I stumbled across a fascinating pierce of research (via a reader) regarding misaligned pay incentives Bear Stearns and Lehman Brothers:
“The standard narrative of the meltdown of Bear Stearns and Lehman Brothers assumes that the wealth of the top executives of these firms was largely wiped out along with their firms. In the ongoing debate about regulatory responses to the financial crisis, commentators have used this assumed fact as a basis for dismissing both the role of compensation structures in inducing risk-taking and the potential value of reforming such structures. This paper provides a case study of compensation at Bear Stearns and Lehman during 2000-2008 and concludes that this assumed fact is incorrect.
We find that the top-five executive teams of these firms cashed out large amounts of
performance-based compensation during the 2000-2008 period. During this period, they were able to cash out large amounts of bonus compensation that was not clawed back when the firms collapsed, as well as to pocket large amounts from selling shares. Overall, we estimate that the top executive teams of Bear Stearns and Lehman Brothers derived cash flows of about $1.4 billion and $1 billion respectively from cash bonuses and equity sales during 2000-2008. These cash flows substantially exceeded the value of the executives’ initial holdings in the beginning of the period, and the executives’ net payoffs for the period were thus decidedly positive.
The divergence between how the top executives and their shareholders fared implies that it is not possible to rule out, as standard narratives suggest, that the executives’ pay arrangements provided them with excessive risk-taking incentives. We discuss the implications of our analysis for understanding the possible role that pay arrangements have played in the run-up to the financial crisis and how they should be reformed going forward.”
And to drive the point home, the authors include this lovely matching table and chart set:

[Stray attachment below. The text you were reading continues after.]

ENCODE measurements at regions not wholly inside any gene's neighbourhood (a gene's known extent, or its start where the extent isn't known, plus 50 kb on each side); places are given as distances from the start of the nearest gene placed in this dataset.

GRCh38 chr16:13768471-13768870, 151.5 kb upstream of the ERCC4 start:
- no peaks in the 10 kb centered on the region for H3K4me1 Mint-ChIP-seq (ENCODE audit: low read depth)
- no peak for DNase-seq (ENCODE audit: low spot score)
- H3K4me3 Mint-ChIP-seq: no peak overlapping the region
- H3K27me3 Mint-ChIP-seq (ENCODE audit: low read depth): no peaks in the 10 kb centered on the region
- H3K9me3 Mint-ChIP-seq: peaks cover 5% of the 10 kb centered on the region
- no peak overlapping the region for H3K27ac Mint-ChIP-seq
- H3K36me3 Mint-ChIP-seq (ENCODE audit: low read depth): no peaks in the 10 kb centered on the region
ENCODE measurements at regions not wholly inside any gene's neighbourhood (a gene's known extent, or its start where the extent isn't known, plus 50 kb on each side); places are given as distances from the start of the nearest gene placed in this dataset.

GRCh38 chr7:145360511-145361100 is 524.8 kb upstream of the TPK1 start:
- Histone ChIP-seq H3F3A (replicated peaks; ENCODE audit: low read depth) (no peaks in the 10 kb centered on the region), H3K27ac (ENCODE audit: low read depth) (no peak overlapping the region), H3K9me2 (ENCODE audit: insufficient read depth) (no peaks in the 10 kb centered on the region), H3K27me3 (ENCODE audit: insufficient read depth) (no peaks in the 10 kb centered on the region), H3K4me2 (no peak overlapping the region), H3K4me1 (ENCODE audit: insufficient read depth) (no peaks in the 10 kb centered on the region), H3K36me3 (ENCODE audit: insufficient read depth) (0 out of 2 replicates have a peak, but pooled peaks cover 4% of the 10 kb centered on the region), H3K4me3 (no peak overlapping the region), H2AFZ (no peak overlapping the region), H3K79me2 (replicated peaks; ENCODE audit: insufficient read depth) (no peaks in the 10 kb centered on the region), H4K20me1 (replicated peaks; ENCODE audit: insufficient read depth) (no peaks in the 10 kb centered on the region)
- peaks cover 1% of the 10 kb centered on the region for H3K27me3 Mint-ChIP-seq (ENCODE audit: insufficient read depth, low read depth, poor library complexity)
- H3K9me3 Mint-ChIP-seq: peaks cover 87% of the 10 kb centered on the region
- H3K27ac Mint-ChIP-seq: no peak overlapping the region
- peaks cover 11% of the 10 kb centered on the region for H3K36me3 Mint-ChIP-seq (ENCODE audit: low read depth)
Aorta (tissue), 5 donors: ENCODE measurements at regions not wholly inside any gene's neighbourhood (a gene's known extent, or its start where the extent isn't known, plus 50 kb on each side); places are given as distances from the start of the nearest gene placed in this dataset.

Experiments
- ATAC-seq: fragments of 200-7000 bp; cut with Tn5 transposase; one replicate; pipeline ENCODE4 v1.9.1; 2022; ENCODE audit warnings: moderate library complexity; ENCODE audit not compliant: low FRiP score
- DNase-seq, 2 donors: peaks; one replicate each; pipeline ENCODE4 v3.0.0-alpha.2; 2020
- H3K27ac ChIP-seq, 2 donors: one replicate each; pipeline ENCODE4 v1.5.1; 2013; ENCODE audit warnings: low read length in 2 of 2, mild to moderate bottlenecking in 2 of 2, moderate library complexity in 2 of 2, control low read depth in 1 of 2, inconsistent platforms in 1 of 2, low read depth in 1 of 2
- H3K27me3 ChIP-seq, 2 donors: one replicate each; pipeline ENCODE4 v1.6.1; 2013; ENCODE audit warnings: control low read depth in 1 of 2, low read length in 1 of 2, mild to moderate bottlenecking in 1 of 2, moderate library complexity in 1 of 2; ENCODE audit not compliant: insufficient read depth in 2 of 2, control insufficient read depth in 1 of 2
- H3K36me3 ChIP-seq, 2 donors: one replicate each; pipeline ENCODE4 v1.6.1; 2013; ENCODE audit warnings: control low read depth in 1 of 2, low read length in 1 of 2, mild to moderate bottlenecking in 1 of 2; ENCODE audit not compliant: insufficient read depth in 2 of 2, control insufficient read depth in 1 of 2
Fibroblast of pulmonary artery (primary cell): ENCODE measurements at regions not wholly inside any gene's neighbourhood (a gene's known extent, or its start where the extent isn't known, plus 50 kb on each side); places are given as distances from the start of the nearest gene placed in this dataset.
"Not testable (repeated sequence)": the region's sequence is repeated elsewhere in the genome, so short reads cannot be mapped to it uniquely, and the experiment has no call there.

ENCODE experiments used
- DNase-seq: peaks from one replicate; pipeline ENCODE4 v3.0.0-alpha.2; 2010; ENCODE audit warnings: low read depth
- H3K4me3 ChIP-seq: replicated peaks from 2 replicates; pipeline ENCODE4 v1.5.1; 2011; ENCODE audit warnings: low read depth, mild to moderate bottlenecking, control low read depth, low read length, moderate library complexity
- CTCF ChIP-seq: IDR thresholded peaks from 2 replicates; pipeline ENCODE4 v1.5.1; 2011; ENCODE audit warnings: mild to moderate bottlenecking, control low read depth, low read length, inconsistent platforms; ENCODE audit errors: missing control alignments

Total Cash Flows from Bonuses and Equity Sales 2000-2008
It wasn’t just BSC & LEH, it was most of the publicly traded financial firms.
I always found it an amazing coincidence that none of the private partnerships got into any trouble. Coincidence? Perhaps not — from page 136, Bailout Nation:
More importantly, banks started adopting the “eat what you kill” compensation systems. The bonus structure, replete with short-term financial incentives, began to dominate banks. Throw in monthly performance fees and annual stock option incentives, and you end up with a skewed business model suddenly embracing quicker trading profits.
“This had an enormous impact upon the ways investment banks approached business generation and risk management. Like many public companies, they became increasingly short-term focused. “Making the quarter,” in Street parlance, meant pulling out all the stops to hit your quarterly profit figures, by any means necessary. Incentives became misaligned with shareholders’ interests, as risky short-term performance was rewarded with huge bonuses. Not surprisingly, this worked to the detriment of long-term sustainability.
But short-termism was only part of the equation. Of greater concern was how these firms’ internal risk management changed. Unlike in public corporations, partners are personally liable for the acts of any of the members of the partnership. If any one of a firm’s partners or employees loses a trillion dollars, every last partner is on the hook for that money.
As you would imagine, this creates enormous incentives to make sure that risk is managed very, very carefully. Nothing focuses the mind like the real possibility that any partner could bankrupt all the rest. It’s no coincidence that partnerships like Lazard Freres and Kohlberg Kravis Roberts did not suffer the same kind of risk management failures as Bear Stearns and Lehman Brothers, among others. (Lazard went public in 2005, but too late in the credit cycle for it to get into much trouble.)”
The entire Yale Journal on Regulation is worth a browse . . .
Cashing in Before the Music Stopped
Lucian Bebchuk, Alma Cohen, and Holger Spamann, Harvard Law School on Monday Harvard Law School Program on Corporate Governance, December 7, 2009
Bankers had cashed in before the music stopped
Lucian Bebchuk, Alma Cohen and Holger Spamann
FT, December 6 2009
The Wages of Failure: Executive Compensation at Bear Stearns and Lehman 2000-2008
Yale Journal on Regulation, Forthcoming
Lucian A. Bebchuk, Harvard University – Harvard Law School; National Bureau of Economic Research (NBER); European Corporate Governance Institute (ECGI)
Alma Cohen, Tel Aviv University – Eitan Berglas School of Economics; Harvard Law School; National Bureau of Economic Research (NBER)
Holger Spamann, Harvard University – Harvard Law School